Carolee's Herb Farm

Carolee's Herb Farm

NOTE: To use the advanced features of this site you need javascript turned on.

Home News Newsletters October E-Newsletter 2014
October E-Newsletter 2014 Print E-mail


 October E-Newsletter 2014

Colorful leaves, falling walnuts, football games, apple picking, and carving pumpkins tumble together to enhance our appreciation of the autumn harvest season.  The combines are weaving their way from field to field, changing the landscape.  Frost brings the outdoor growing season to an end.
     Here at the farm, we’ve closed for the season, but work continues to prepare the beds and plants for winter.  We’re working hard to do as many tasks as we can now, knowing that next spring will be as frenetic as usual.  We’re packing up anything that might freeze in the barn, and moving all the remaining potted plants into the cold frame and greenhouse.  I’ve been propagating plants as fast as I can, and giving gardens a final weeding.

    I took the photo above at the IGC conference.  It's a miniature garden planted in a large planter that has been painted with a pumpkin face.  I thought it was adorable, only needing a couple of fairies to make it enchanting.

The Harvest continues…. 
     Until it actually freezes, and brings the season to a final close, continue to harvest the herb garden. Snip and freeze small bags of chives. Make simple syrups with mints, lemon balm, anise hyssop, cinnamon basil, etc. by bringing 1 c. water with 1 c. sugar to a boil, stirring until sugar is dissolved, and infusing the herbs in the hot syrup.  Cover until cool, then strain and store in the refrigerator.  These make great toppings over cakes, pancakes, custards or additions to tea and cocktails.  Continue to dry herbs for culinary use, teas and bath mixtures. Make herbal sugars by layering sugar and herbs in a tight container.  After shaking several times a week for two weeks, remove the leaves. (Add those sugared leaves to teas!) Use the flavored sugars in baking tasty cookies, pound cakes, puddings or drinks.  Make herbal salts, herbal butters and vinegars.  Freeze small containers of various pestos.  Snip fresh new growth of dill, rinse, pat dry between paper towels, then put the sprigs into a freezer container.  When you need it, simply snip off the required amount of frozen dill, and return the rest to the freezer immediately.  This winter, you’ll have the flavors of the garden at your fingertips.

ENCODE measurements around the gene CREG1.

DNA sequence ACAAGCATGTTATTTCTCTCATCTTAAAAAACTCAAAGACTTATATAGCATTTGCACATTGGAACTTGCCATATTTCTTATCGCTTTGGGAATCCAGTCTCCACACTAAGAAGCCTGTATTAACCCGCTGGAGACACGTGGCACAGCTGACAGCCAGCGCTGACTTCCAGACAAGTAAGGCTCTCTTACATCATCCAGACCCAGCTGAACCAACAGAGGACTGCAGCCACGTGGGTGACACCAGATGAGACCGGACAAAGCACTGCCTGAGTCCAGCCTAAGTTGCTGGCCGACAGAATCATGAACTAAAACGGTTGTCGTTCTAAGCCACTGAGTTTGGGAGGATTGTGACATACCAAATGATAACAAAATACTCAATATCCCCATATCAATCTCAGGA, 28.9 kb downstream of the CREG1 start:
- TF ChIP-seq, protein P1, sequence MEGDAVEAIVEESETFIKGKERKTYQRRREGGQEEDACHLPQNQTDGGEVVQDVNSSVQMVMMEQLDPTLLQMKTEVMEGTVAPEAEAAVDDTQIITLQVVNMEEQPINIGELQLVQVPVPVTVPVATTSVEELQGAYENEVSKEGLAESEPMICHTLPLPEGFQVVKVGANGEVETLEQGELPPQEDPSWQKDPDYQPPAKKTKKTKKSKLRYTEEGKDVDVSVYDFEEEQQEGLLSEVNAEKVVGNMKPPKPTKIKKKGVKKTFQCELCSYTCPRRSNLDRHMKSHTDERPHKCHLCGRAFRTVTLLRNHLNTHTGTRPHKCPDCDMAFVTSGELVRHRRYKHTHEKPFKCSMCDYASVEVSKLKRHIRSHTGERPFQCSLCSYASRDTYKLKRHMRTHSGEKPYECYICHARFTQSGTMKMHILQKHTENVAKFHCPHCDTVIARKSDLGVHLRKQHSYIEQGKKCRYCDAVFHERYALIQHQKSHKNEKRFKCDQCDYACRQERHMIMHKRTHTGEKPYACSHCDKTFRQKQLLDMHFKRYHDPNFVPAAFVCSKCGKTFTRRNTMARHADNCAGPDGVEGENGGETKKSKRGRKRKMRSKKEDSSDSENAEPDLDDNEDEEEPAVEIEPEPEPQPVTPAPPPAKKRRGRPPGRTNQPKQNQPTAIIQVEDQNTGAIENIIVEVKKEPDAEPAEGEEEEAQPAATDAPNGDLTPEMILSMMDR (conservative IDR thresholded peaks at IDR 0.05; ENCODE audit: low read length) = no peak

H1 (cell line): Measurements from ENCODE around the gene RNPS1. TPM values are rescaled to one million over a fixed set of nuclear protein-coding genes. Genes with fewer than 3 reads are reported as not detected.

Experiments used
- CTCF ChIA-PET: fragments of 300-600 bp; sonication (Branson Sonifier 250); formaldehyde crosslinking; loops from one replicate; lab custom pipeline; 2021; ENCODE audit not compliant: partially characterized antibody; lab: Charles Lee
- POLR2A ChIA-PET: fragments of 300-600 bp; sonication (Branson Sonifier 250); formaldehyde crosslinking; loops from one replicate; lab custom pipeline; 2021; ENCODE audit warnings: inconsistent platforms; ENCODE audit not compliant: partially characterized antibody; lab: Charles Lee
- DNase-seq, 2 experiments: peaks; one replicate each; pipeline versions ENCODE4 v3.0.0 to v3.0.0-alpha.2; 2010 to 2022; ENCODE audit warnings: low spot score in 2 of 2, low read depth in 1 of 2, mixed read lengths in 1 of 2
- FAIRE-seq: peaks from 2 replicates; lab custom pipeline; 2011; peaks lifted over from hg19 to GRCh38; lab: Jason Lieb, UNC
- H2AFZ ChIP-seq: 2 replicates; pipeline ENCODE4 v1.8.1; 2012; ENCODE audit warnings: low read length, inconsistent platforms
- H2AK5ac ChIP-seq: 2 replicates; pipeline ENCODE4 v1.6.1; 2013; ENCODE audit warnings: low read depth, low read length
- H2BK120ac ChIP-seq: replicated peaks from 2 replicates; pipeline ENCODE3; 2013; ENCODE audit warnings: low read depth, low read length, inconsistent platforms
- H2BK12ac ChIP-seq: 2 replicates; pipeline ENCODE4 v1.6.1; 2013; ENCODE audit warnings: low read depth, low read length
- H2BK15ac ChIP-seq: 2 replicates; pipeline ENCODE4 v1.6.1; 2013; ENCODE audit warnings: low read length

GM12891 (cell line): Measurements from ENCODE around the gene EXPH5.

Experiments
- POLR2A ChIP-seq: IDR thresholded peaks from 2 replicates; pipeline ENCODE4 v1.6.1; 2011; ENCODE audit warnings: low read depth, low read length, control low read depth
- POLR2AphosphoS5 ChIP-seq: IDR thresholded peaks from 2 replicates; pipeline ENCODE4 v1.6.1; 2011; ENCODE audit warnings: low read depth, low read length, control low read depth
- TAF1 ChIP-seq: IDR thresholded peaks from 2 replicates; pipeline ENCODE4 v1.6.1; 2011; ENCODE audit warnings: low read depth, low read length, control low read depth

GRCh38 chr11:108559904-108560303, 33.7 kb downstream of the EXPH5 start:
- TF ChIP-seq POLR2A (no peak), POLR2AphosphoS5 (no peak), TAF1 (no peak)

Greenfield Herb Garden
    Recently I traveled with David’s MG car club to an event in Ohio.  We began our journey by meeting fellow travelers for a tasty lunch at Soup Herb in Greenfield, IN.  Of course, we arrived a bit early so that I could visit the herb garden at the James Whitcomb Riley Museum.  The garden is lovingly maintained by the dedicated members of the Hancock County Herb Society, and contains an interesting variety of herbs and flowers.  Be sure to visit the garden if you are in the area.
     If you live in that area, consider joining the group, which meets the first Thursday of each month.  Meetings are usually held at the Elmore Center at Riley Park in Greenfield.  For more information, call Teresa Amick at 317-462-7467.